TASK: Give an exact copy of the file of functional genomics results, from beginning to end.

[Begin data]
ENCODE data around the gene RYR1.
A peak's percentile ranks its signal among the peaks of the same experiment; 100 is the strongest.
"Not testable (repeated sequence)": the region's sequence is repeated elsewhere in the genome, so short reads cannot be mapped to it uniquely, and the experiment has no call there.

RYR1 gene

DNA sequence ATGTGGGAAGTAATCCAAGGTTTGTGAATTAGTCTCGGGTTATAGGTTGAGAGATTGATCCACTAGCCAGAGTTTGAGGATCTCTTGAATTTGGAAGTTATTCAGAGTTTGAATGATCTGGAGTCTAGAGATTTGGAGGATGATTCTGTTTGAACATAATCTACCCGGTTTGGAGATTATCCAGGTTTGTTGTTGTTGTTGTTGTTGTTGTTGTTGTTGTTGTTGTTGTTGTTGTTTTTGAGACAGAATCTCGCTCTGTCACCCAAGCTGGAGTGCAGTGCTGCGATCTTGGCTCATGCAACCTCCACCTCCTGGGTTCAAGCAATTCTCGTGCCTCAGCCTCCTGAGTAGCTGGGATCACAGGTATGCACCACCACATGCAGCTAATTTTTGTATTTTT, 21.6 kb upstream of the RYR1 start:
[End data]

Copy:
ENCODE data around the gene RYR1.
A peak's percentile ranks its signal among the peaks of the same experiment; 100 is the strongest.
"Not testable (repeated sequence)": the region's sequence is repeated elsewhere in the genome, so short reads cannot be mapped to it uniquely, and the experiment has no call there.

RYR1 gene

DNA sequence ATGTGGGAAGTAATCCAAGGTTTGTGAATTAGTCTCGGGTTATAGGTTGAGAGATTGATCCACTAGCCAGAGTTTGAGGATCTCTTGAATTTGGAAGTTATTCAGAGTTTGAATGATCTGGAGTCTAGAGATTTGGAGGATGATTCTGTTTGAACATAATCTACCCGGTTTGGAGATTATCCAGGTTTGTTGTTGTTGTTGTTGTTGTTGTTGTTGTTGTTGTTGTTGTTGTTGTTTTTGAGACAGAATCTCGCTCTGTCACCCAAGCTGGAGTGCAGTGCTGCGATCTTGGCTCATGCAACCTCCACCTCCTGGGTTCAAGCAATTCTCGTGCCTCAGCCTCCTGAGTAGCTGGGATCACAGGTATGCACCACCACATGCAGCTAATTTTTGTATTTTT, 21.6 kb upstream of the RYR1 start: